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Cerulean Warbler

Cerulean Warbler
   Photo: George Peck

Features: The Cerulean Warbler (Dendroica cerulea) gets its name from the vivid blue coloration of the male warbler's back and cheeks. As this warbler is a bird of the tree tops, males are often best identified from below, by the thin dark band that crosses the upper part of the predominantly white breast. Cerulean Warblers are forest-interior birds that require large, relatively undisturbed tracts of mature, semi-open deciduous forest. In Ontario, they are restricted to such habitats in the Carolinian Forest zone and the southern part of the Great Lakes St. Lawrence Forest zone. These birds begin their long migration to wintering grounds in northeastern South America in late summer.

Status: Threatened Provincially, Endangered Nationally

Range: The breeding range extends from extreme southwestern Quebec and southern Ontario west to Minnesota and Nebraska and south to eastern Texas and other Gulf states to North Carolina. Southern Ontario populations may be separated into two distinct bands. One band runs from southern Lake Huron, north of lakes St. Clair and Erie, with an area of concentration lying roughly between the Long Point region and western Lake Ontario. Further north, a second band runs from the Bruce Peninsula and Georgian Bay area to the Ottawa River, with an area of concentration north of the juncture of the St. Lawrence River and eastern Lake Ontario.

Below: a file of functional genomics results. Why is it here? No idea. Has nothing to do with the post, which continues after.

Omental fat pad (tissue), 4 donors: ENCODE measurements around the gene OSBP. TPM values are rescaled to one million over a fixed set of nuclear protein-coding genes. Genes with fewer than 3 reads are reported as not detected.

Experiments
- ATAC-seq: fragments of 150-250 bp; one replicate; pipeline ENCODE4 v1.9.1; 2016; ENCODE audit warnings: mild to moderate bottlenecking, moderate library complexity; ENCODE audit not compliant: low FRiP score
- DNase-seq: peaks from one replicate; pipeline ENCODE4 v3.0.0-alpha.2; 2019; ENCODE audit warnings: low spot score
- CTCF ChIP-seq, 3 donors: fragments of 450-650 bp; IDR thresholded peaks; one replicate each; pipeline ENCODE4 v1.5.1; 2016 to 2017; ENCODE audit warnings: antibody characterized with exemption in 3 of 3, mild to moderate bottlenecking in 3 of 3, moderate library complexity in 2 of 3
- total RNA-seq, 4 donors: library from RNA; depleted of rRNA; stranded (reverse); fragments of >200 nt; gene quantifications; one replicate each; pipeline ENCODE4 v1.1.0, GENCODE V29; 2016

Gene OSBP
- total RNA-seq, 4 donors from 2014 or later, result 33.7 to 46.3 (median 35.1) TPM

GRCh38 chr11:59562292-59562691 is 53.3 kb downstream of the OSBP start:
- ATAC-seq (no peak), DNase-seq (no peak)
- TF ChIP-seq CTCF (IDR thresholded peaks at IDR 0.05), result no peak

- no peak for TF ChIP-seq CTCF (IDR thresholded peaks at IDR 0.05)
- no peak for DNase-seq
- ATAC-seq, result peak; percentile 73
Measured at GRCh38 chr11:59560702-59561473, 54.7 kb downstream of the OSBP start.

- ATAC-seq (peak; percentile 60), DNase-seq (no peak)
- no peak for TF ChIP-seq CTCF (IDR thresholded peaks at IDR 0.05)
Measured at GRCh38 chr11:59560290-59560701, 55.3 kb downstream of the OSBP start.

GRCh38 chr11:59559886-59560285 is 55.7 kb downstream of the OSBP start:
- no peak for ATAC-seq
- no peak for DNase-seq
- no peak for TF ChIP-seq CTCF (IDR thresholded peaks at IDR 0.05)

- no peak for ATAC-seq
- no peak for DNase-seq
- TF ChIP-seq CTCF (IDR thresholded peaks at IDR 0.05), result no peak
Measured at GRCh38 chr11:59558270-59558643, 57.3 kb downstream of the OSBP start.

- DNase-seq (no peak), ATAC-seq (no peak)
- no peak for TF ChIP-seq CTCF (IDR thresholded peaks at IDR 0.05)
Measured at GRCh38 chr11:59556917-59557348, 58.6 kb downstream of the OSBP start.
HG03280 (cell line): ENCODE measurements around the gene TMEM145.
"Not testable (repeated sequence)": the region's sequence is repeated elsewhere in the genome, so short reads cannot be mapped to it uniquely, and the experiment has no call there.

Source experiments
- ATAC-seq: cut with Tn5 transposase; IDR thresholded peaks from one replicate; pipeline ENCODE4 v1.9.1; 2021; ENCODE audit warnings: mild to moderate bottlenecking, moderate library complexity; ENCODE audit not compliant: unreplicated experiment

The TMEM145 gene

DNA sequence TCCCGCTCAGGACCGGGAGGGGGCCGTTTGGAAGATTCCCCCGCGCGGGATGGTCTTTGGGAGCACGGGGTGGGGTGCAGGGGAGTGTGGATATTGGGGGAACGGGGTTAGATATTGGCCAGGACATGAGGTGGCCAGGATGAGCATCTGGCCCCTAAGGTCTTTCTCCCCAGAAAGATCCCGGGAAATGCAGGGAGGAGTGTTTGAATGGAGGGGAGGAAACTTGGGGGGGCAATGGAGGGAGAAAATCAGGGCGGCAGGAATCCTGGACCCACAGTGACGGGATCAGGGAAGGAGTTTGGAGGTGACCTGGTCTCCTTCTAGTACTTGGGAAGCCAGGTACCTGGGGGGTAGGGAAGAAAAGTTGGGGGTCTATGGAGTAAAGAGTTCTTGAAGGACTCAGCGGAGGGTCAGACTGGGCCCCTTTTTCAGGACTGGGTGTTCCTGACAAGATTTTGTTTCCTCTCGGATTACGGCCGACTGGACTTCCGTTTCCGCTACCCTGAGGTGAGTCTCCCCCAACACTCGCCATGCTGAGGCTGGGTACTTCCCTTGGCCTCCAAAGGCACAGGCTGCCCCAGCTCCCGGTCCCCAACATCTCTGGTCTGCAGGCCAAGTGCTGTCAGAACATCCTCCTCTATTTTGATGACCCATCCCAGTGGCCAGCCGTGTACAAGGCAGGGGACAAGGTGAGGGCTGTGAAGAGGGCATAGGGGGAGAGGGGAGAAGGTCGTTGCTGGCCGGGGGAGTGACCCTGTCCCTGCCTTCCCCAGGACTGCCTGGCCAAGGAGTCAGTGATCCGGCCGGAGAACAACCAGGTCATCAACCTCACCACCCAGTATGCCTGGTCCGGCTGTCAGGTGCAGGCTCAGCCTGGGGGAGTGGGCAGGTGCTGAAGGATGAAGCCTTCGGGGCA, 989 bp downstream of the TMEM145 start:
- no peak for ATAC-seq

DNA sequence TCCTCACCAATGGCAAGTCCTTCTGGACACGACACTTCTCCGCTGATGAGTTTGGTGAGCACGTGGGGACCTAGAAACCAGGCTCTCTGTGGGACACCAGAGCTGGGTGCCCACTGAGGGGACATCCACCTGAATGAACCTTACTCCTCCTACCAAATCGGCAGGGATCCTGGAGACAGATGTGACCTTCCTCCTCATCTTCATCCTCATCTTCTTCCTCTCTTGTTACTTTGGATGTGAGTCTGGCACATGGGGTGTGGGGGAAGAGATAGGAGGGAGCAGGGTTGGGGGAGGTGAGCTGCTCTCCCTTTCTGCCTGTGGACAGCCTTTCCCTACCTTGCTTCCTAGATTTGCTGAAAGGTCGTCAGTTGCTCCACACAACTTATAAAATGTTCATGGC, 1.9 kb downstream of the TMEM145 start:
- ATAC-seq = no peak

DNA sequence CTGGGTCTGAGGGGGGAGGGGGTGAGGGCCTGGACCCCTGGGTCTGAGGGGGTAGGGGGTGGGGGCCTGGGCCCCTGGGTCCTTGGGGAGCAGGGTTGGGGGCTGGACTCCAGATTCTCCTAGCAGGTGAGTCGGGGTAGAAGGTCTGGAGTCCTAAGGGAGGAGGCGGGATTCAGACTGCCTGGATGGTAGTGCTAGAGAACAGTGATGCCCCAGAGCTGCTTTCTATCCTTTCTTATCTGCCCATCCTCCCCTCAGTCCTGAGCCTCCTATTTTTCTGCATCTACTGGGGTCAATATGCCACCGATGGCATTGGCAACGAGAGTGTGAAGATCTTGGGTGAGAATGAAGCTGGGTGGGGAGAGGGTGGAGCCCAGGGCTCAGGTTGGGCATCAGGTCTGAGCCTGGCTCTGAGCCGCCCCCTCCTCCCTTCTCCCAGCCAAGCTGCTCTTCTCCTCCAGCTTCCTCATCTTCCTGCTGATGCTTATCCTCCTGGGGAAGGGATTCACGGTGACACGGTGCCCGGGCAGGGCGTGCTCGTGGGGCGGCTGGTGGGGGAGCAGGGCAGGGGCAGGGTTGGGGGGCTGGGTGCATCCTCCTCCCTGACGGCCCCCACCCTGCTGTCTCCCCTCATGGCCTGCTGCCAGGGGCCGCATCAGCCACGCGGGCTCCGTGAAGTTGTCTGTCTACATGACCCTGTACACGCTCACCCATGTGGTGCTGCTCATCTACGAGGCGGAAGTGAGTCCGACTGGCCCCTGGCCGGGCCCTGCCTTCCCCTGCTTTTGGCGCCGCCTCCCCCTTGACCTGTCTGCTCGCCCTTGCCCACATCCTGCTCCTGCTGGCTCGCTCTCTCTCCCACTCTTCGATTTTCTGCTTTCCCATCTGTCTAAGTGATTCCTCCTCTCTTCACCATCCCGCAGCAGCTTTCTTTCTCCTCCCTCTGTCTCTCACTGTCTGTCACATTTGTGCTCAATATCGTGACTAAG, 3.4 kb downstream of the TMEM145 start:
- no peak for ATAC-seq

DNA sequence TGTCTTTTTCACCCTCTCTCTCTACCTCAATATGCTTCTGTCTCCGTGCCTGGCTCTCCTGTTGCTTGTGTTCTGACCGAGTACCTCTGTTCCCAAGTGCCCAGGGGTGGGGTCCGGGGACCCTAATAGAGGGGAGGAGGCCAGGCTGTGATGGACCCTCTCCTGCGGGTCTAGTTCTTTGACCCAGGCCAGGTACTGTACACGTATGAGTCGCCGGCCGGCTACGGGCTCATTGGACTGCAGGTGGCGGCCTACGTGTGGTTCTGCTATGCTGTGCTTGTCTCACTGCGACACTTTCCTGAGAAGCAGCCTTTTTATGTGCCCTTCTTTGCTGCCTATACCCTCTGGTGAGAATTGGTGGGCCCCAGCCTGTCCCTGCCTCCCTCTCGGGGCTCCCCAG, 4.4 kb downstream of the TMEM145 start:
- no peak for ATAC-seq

Threats: On the North American breeding grounds, the chief threat to this warbler is habitat loss resulting from forest fragmentation and degradation. On the South American wintering grounds, forested tracts in mountainous regions are preferred, and these areas are considered to be under a high degree of threat from logging. Nest parasitism by the Brown-headed Cowbird (Molothrus ater) may become an increasing problem as cowbird populations increase in degraded forest habitats.

Protection: The Cerulean Warbler is protected in a Schedule under the federal Migratory Birds Convention Act.

Text Sources: Barg et. al. 2003; Bull and Farrand 1977; Godfrey 1986; McCracken 1993; Peterson 1947

Last Modified Date: July 2011

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